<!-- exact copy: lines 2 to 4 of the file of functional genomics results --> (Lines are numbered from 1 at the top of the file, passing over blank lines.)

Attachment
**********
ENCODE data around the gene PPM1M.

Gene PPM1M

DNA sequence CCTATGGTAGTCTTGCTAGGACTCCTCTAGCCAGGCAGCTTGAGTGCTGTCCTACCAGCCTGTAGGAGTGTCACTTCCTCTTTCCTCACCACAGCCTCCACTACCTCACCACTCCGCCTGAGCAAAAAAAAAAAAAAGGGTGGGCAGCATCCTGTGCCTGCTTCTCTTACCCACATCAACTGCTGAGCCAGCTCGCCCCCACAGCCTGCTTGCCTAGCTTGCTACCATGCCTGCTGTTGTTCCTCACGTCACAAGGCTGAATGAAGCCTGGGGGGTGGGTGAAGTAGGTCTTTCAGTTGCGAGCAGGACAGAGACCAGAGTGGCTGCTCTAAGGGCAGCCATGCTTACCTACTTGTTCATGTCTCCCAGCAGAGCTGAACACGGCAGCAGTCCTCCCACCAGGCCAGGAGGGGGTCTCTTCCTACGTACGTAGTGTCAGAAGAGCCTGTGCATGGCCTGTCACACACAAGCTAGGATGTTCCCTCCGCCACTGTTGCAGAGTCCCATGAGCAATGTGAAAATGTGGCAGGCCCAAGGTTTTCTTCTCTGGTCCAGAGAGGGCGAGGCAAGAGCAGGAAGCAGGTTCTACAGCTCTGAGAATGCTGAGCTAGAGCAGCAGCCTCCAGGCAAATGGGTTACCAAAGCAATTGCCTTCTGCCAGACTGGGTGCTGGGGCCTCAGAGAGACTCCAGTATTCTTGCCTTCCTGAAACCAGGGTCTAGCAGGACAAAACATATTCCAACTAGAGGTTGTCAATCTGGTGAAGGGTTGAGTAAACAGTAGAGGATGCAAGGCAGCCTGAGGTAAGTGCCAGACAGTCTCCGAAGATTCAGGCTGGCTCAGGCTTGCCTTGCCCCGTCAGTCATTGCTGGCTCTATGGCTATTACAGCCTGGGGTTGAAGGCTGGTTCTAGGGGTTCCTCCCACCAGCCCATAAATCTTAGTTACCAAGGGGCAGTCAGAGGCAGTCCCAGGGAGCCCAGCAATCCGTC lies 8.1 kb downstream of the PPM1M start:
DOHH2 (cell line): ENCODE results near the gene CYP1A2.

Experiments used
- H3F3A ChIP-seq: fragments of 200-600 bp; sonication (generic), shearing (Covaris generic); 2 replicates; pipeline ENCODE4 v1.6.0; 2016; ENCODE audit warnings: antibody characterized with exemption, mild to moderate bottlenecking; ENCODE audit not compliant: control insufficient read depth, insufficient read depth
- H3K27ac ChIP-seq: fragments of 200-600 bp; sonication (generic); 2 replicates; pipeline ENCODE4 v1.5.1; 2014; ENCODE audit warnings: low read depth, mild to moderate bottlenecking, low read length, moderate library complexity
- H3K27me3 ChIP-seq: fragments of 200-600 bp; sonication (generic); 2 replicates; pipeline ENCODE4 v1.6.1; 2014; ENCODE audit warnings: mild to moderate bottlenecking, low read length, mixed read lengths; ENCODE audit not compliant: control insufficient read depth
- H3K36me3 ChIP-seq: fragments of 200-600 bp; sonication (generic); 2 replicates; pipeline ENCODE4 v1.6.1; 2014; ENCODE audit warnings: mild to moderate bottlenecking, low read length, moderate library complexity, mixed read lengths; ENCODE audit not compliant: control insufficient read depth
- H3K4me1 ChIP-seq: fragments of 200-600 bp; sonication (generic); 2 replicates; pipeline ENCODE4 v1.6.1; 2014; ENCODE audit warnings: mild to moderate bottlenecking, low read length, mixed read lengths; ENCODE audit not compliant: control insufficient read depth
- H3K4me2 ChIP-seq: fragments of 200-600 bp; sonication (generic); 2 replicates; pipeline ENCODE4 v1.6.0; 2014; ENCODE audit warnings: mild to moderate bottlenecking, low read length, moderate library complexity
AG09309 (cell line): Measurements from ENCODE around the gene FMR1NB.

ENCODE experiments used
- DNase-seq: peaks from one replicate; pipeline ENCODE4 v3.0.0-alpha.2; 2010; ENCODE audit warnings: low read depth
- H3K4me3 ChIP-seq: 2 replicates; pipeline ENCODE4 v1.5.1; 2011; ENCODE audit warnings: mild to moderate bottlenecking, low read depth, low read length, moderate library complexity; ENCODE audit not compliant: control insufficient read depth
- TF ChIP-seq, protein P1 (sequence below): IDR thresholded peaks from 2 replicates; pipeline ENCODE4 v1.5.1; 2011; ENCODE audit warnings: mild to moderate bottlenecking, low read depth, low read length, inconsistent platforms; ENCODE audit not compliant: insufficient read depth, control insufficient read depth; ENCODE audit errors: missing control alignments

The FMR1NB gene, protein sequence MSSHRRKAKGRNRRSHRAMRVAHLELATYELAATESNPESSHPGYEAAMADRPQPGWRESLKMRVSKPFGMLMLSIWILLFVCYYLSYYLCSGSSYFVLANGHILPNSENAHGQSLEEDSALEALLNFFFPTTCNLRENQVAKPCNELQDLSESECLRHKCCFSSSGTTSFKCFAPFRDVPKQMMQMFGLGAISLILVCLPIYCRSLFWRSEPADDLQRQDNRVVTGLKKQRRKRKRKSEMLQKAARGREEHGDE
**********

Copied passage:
Gene PPM1M

DNA sequence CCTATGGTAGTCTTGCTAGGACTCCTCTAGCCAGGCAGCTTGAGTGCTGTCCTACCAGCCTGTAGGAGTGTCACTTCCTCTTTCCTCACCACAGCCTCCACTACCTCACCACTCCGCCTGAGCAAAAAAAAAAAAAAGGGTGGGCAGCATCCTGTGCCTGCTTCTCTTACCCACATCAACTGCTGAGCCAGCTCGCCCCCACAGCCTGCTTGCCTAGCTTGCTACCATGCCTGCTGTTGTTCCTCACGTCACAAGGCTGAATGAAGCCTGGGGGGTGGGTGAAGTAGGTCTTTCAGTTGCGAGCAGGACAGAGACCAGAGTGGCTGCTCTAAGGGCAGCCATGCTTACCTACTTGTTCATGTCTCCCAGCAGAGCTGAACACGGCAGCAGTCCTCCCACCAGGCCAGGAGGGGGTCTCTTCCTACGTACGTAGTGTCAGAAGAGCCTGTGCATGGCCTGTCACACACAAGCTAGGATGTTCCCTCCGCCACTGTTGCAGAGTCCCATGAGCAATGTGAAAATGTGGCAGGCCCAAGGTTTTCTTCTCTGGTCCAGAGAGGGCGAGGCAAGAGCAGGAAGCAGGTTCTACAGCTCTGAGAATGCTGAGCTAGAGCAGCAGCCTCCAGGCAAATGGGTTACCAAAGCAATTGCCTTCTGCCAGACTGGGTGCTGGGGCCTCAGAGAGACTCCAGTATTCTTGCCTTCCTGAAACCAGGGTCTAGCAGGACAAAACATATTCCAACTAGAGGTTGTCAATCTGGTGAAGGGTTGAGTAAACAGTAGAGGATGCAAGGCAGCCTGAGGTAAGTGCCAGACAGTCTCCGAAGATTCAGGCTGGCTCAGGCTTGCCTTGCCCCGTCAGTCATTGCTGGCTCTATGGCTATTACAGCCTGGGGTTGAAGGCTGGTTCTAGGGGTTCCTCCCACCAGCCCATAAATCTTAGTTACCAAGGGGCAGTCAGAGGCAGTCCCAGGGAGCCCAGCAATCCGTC lies 8.1 kb downstream of the PPM1M start:
DOHH2 (cell line): ENCODE results near the gene CYP1A2.